Originally posted on Facebook–September, 2011
Maybe it’s just me, but the responsibilities of life seem to occupy twenty-five hours of the day. Margin only seems to apply to the space between the edge of a sheet of paper and the typeface—and even that has diminished! With the advent of the Facebook era, there is always some event on the horizon, asking me if I am “attending,” “not attending,” “maybe attending”—and if I choose to be negligent, it is “awaiting response.” If I decide to pass on one event, there are usually multiple alternatives. Occasionally, people will send an e-mail, or an evite, or—get this—call; asking me to invest my time with them. Word-of-Mouth has been amplified through social networking; requiring me to filter through the clutter and be intentional with how I prioritize my time and make commitments. And if you don’t request my time with at least three weeks advance notice, it’s quite possible that I’m already booked!
As a result, the popular word nowadays is “balance,” yet I know less-and-less people who profess to actually accomplish it within their lives. In our shrinking world, where I can just as easily reach out to friends in VA as I can in Atlanta, I ironically feel stretched for time. Words that signify strong bonds, such as “family” and “friends,” are expanded to regularly include what used to be referred to as “acquaintances.” In the process, it becomes harder to say one of two powerful words: “Yes” or “no.”
Growing up, my father –having served in the military—emphasized that on-time meant you were to be early. Lately, I feel as though I am running from one commitment to the next, lucky if I am able to arrive “a little late.” I am warned in scripture (1 Thessalonians 5:14, 1 Timothy 5:13, Revelation 21:8) to not be idle; however, there is a need to use that time wisely and with good intentions (Psalm 34:14). Sometimes, I need to wisely seek refuge from the opportunities availed to me by the world, lest I be the fool and suffer for it (Proverbs 22:3).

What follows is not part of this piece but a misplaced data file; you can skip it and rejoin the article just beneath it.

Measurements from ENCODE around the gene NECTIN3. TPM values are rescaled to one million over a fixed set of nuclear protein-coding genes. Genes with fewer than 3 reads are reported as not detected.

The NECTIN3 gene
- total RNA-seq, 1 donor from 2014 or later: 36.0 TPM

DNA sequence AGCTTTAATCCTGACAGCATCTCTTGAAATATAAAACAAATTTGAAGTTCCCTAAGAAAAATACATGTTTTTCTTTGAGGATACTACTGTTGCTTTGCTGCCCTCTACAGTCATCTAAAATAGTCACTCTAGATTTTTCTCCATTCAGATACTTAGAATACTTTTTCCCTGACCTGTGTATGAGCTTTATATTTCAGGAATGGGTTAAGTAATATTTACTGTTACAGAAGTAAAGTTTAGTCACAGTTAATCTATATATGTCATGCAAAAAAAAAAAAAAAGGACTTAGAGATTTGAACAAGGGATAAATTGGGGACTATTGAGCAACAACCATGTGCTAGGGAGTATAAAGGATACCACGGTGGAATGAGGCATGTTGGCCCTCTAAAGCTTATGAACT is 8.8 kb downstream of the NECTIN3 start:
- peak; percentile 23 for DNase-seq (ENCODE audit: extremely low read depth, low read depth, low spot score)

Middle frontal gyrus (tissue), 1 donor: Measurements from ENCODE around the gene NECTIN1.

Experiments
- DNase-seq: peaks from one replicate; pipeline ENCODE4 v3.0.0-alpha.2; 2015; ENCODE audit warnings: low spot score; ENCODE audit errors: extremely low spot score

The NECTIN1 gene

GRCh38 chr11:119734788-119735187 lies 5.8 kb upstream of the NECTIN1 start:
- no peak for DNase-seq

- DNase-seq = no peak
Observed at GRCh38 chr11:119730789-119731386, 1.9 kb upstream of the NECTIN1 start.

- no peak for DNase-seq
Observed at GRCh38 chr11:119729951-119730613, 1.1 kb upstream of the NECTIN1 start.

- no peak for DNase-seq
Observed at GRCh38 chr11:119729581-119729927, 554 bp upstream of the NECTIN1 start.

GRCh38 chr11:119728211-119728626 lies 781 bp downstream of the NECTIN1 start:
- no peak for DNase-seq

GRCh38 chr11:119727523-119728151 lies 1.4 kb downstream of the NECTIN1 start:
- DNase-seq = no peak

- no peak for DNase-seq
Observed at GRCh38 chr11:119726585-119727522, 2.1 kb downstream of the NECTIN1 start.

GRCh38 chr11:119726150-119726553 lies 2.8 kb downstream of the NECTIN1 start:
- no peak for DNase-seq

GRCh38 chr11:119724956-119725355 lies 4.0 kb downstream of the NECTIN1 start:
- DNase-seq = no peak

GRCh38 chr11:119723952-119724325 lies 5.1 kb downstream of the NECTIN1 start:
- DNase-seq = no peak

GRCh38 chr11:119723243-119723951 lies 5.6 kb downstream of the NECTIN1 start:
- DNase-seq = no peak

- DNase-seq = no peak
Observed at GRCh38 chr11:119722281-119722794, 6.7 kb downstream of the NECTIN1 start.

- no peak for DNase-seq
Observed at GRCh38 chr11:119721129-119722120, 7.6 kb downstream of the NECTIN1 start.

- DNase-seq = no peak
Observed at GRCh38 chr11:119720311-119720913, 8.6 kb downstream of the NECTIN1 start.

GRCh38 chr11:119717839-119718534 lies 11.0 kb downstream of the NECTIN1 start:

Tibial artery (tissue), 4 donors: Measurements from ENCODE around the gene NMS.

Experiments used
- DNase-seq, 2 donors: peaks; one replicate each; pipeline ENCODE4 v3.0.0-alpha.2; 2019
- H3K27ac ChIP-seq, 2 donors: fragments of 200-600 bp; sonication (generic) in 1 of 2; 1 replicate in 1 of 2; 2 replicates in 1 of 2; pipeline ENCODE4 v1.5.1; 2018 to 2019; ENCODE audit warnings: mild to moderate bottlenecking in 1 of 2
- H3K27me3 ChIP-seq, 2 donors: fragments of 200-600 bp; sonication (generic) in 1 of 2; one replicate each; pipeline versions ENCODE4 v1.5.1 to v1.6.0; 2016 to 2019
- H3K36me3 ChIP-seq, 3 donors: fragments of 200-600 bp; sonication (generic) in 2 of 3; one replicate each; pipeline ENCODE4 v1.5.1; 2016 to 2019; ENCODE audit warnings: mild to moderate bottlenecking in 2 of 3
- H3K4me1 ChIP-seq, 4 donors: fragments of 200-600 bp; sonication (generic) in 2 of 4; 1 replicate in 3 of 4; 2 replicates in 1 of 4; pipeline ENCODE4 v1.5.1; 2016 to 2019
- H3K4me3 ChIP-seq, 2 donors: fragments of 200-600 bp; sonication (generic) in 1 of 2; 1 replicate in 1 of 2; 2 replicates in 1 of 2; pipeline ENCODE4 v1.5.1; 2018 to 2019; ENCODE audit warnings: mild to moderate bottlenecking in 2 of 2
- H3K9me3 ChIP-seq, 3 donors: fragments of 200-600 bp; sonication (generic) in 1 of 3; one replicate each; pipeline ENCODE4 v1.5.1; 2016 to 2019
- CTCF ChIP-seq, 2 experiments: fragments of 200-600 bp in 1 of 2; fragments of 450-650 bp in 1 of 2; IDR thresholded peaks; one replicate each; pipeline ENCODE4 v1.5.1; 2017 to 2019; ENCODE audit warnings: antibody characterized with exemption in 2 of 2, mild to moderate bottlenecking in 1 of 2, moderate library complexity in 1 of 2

What seems to get lost in the shuffle of responsibilities, obligations, and commitments is the need to love. If life was only about maintaining an air-tight schedule of activities, then God would have been better suited handing dominion of this world over to computers—man is working towards that end as it is!
Maintaining a level of structure and discipline is good practice for living in obedience, but within that structure and discipline, so too must there be flexibility to love with impulsive joy:
…Jesus is saying there is a real place for the impulsive and spontaneous, the lavish and impractical, the heroic and extraordinary, the unrestrained and incalculable bursts of generosity that cry out, “It is right to give You thanks and praise.” Yet our gratitude to Jesus is, for the most part, our unsung service to those around us. “In truth I tell you, in so far as you did this to one of the least of these brothers of mine, you did it to me” (Matthew 25:40). ~ Ragamuffin Gospel
One of the most referenced parables in the Bible emphasizes such need for impulsive love. The story of the Good Samaritan (Luke 10:25-37) highlights the Samaritan’s spontaneous change of plans to lovingly meet the serious and immediate needs of another. The “righteous” people of that time, not only continued past the beaten man, but avoided proximity to him so as to not become ceremonially “unclean,” and prohibiting them from participating in temple worship.
How often, I wonder, do I get caught up in lesser things when the opportunity to serve a greater need exists? How frequently do I lose sight of the end destination by focusing on the immediate clutter surrounding me? When do I fail to see the opportunity to love because I feel the weight of prior commitment? When do I use the convenient excuse of my schedule to avoid serving the difficult neighbor? When do I justify sins of omission through participating in the worldly lie of the daily grind?
There should be margin in my life…for quiet time with God…for genuine and invested relationship with others…for observing Sabbath…for doing what is right instead of what is convenient or preferred.
I must remind myself that my time is not mine, but His…requiring a willingness to impulsively and spontaneously serve in love when the need arises.